The Finch Formerly Known As Gold

12 July 2006

You will watch what you're told to watch

Much of the media coverage of yesterday's court ruling against various firms which "sanitize" Hollywood pictures and distribute the bowdlerized versions to their customers has been almost gleeful in its portrayal of those customers as the dumb hicks they obviously must be.

I carry no particular brief for dumb hicks, and I like my violence uncut and my nudity gratuitous, but I find this decision annoying. Nick Gillespie explains:

I'm squarely on the side of the easily offended CleanFlicks customers. They are doing precisely what technology is there for: to create the sort of art, music, video, and text that an individual or group of individuals wants to consume.

By all accounts, the CleanFlicks-type outfits weren't ripping off Hollywood in any way, shape, or form — they were paying full fees for content — and they weren't fooling anyone into thinking their versions were the originals; the whole selling point of CleanFlicks' Titanic is that it spared audiences the original movie's brief moment of full-frontal Winslet. CleanFlicks was simply part of a great and liberatory trend in which audiences are empowered to consume culture on their own terms — not the producers'. Big content providers may have prevailed in this specific case, but the sooner they understand and adapt to a much larger and more powerful cultural dynamic, the better they'll be at serving the audiences who are increasingly in control of what they watch, listen to, and read.

This isn't a censorship issue: it's a control issue. I, for one, am loath to permit The Industry to assert any power over any content I've paid for. My reaction would be the same if Visual Artist X complained that some people weren't hanging his paintings exactly in the center of the wall, or if Influential Band Y demanded that listeners play their entire CD through every time.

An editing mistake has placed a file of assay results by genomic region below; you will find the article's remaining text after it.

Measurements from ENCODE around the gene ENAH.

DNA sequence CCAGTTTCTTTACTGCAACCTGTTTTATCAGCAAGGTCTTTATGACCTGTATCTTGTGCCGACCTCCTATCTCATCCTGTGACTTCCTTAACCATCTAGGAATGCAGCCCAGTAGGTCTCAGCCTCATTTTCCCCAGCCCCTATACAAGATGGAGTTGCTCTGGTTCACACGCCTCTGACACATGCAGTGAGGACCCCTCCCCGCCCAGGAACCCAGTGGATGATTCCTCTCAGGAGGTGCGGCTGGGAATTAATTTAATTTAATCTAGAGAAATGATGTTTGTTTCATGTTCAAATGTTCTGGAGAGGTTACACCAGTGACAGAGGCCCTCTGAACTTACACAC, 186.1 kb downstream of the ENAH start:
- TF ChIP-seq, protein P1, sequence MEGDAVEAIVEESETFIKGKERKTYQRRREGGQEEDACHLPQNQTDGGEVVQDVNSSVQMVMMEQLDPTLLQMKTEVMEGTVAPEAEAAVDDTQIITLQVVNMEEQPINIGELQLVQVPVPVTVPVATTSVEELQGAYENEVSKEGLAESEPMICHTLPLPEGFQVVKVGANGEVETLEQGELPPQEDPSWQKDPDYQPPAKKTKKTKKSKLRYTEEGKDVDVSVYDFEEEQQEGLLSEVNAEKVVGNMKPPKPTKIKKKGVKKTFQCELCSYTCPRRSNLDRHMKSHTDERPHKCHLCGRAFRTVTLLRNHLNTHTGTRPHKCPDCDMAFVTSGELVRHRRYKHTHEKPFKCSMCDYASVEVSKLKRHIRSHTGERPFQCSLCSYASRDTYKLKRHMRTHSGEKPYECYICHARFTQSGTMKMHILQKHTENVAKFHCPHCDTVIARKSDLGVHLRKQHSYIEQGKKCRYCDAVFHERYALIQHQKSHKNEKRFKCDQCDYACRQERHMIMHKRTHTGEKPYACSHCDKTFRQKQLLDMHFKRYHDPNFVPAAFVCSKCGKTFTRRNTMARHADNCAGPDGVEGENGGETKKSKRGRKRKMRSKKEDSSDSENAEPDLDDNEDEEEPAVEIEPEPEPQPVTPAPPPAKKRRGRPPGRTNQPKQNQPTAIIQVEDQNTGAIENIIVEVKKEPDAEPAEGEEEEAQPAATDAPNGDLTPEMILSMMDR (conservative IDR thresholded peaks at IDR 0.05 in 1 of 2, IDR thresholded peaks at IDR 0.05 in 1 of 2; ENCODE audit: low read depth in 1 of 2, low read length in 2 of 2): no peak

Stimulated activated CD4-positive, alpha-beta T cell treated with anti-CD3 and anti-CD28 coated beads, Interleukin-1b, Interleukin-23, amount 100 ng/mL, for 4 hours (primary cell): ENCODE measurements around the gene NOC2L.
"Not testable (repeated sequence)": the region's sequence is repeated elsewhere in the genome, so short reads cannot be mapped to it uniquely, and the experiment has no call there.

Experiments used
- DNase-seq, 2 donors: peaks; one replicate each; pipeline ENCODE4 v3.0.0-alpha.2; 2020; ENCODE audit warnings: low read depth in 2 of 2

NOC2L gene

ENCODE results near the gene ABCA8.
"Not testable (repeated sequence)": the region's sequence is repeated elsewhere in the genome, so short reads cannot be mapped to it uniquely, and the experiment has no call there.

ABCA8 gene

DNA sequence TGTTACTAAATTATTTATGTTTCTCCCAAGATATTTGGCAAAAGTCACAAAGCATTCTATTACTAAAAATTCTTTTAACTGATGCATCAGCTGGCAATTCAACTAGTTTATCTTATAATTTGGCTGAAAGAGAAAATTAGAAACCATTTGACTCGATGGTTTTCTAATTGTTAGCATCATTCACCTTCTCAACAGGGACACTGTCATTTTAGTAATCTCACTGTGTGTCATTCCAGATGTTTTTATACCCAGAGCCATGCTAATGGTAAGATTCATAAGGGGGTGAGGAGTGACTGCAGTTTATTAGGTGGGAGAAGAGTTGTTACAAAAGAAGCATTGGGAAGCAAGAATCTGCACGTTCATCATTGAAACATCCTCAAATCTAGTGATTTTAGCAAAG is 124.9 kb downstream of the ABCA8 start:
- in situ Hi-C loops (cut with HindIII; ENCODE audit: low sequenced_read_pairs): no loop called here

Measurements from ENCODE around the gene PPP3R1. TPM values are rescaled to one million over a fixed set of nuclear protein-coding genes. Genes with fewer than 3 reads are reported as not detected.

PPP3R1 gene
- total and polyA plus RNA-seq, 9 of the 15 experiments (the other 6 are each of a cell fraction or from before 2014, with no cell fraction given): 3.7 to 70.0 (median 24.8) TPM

Culture isn't top-down anymore. Get used to it.

Posted at 7:28 AM to Almost Yogurt

I'd agree with you PROVIDED that the cleaned-up version states that it's a cleaned-up version very very very clearly. It's kind of like Readers Digest versions of books which some people love but which would piss me off to think I had read the unexpurgated version when I had actually read a shortened one. It'd be fine to read selections from War & Peace, but not if you didn't know.

Posted by: anne at 8:35 AM on 12 July 2006

"I'd agree with you PROVIDED that the cleaned-up version states that it's a cleaned-up version very very very clearly."

Don't you have to get these DVDs at 'CleanFlicks-type outfits'? They aren't mixed in with the unedited ones in the case at Wal-Mart are they? And since the whole reason Clean-Flicks exists (and calls itself 'Clean-flicks' for Pete's sake) is to sell clean movies, how could someone not know they are getting the edited version?

I'm not against sanitizing movies, but it would seem to me that those VCRs that are programmed to bleep out, or fast forward past objectionable content would be the way to go.

I guess it'll have to be.

Posted by: Bobbert at 9:51 AM on 12 July 2006